Tuesday, September 22, 2015


I wouldn't go so far as to say I feel sorry for Scott Walker. He's a monster, best known for his scheme to destroy the Wisconsin teachers' union. Conservatives loved that about him, of course, because he was fulfilling their most earnest wish to humble those moocher cloth-ears who dared demand a living wage for work that didn't generate dividends or rightwing propaganda. Also he's been trying to get rid of tenure at the University of Wisconsin, which really sets their hearts on fire. And he loves Jesus and Reagan.

Many conservatives chose to imagine that ordinary people would love Walker just as much as they loved him -- though he always seemed to my unstarry eyes to be in a constant trance state and perhaps developmentally disabled. When Walker was caught eating some barbecue he'd just been serving to people with his latex serving gloves still on, it looks weird to some, but at The Federalist Peter Cook claimed it only looked weird to liberals because they never did an honest day's work -- unlike Walker, who once briefly did marketing for the Red Cross before entering politics. Charles C.W. Cooke of National Review found Walker a perfect candidate for a "Return to Normalcy" campaign "with his homespun tales of one-dollar sweaters, his quiet Midwestern roots, and his down-to-earth everyman appearance..."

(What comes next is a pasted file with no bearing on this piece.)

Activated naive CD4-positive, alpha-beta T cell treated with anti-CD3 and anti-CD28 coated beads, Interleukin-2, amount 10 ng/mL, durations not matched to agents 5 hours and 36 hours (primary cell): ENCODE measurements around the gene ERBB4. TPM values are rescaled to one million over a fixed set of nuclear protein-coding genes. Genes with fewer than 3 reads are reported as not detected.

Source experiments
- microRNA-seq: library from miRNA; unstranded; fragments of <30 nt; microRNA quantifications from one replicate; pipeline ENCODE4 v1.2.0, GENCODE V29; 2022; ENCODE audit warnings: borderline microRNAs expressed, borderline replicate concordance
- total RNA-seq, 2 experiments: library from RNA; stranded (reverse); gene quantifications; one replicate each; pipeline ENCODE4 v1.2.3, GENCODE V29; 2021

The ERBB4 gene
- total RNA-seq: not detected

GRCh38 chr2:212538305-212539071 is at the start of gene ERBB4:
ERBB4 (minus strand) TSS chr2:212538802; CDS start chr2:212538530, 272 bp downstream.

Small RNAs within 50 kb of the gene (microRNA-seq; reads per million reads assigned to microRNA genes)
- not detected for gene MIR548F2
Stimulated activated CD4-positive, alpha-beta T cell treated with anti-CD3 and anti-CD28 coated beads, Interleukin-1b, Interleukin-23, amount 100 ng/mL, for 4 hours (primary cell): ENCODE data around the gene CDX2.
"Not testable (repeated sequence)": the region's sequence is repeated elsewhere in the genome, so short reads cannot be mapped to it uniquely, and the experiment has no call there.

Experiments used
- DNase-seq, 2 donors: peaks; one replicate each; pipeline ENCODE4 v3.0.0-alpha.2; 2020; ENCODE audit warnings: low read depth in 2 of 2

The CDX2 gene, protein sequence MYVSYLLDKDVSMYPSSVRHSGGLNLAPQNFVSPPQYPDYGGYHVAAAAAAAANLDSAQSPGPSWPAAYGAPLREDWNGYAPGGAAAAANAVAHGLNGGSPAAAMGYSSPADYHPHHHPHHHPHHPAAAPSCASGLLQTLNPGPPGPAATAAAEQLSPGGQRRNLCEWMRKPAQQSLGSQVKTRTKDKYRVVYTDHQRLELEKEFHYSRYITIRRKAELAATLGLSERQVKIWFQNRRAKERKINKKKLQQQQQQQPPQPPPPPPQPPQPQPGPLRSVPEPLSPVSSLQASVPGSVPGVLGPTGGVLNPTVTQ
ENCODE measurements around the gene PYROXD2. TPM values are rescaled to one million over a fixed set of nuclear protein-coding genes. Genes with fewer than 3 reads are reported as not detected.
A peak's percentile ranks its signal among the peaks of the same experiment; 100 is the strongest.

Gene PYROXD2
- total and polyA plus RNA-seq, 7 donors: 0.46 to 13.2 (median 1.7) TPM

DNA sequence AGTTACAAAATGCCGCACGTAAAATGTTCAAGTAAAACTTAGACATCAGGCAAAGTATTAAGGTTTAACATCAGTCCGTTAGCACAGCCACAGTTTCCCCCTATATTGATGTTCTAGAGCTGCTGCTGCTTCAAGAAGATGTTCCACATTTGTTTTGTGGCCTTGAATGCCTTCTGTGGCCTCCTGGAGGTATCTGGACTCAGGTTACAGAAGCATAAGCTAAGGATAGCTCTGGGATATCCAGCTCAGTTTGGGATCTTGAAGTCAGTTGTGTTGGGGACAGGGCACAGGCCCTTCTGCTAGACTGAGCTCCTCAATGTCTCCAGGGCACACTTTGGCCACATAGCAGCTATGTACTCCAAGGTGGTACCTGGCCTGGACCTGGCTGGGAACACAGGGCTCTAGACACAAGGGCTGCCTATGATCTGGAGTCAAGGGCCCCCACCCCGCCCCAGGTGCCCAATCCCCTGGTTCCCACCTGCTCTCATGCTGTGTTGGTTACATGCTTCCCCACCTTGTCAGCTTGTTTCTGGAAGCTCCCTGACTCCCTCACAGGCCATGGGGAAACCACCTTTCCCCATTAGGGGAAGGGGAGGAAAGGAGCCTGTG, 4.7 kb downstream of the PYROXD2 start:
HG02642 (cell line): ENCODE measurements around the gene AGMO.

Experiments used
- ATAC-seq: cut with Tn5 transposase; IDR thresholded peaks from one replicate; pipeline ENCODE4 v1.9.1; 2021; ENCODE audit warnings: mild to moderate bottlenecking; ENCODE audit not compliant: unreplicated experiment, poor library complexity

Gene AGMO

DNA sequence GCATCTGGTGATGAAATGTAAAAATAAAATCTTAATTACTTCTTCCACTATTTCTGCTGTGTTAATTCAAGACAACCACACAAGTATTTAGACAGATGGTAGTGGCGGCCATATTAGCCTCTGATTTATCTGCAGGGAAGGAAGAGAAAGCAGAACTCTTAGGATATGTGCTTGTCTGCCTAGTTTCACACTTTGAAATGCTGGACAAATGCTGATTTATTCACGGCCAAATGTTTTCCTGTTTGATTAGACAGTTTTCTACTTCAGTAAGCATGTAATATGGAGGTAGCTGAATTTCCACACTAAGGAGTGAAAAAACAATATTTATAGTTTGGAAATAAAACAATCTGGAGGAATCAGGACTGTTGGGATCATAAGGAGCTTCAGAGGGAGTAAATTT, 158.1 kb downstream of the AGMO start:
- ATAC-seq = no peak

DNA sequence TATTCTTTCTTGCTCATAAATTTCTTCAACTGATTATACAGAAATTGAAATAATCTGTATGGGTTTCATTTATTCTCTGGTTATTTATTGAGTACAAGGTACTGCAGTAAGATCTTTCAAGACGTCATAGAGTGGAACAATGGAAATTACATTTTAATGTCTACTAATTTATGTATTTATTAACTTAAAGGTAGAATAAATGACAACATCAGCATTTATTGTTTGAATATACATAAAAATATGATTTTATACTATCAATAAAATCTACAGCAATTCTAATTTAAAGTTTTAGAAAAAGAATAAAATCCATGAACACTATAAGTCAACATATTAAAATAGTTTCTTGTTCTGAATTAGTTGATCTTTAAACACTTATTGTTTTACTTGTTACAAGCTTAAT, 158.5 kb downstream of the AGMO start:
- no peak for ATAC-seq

Did ordinary people see him that way? It now appears ordinary Republicans didn't even see him that way. Or maybe they did see it, but decided it wasn't enough. Walker was doing okay in the polls until Trump broke out. And suddenly there went Walker's whole reason for being. It turned out his dollar sweaters and latex gloves and his lack of schooly airs weren't what appealed to them -- it was his willingness to be mean to the people they hated; and if you want a candidate to be mean to the people you hate, isn't it much better to have one who seems confident about it? (And if you want one who seems to be in a daze, there's always Ben Carson.) What's the point of ressentiment in a minor key? In April, when Walker tried to excite the crowd by harshing on Mexicans and people found it offensive, National Review's Rich Lowry said, "Walker should take the shots as a compliment, and hopefully, the rest of the field will begin to think and talk about immigration the same way." This was before Trump started calling Mexicans rapists and sweeping the field.

Anyway, now the brethren are wandering away from the scene of the crash with their hands in their pockets, whistling. Byron York was a big booster back in the day. In January he said, "Scott Walker doesn't have to be great on the stump to do well," because  his union-busting was so electifying that "GOP voters will cut him a little slack in the charisma and oratory department." Now, York sees more clearly Walker's "limitations" -- first, there was his "lack of foreign policy chops"; then, said York, "an even bigger problem was domestic policy. [Walker] just wasn't very up on some of the key policy and political issues that a president has to confront..." That wouldn't seem to leave much. Trump doesn't know anything, either, but nobody cares because his ignorance is so dynamic.

Like I said, I wouldn't say I felt bad for the guy, but it must be something to have pandered your ass off for months and then discover that it wasn't enough to be a bully -- you had to act like a bully, too.

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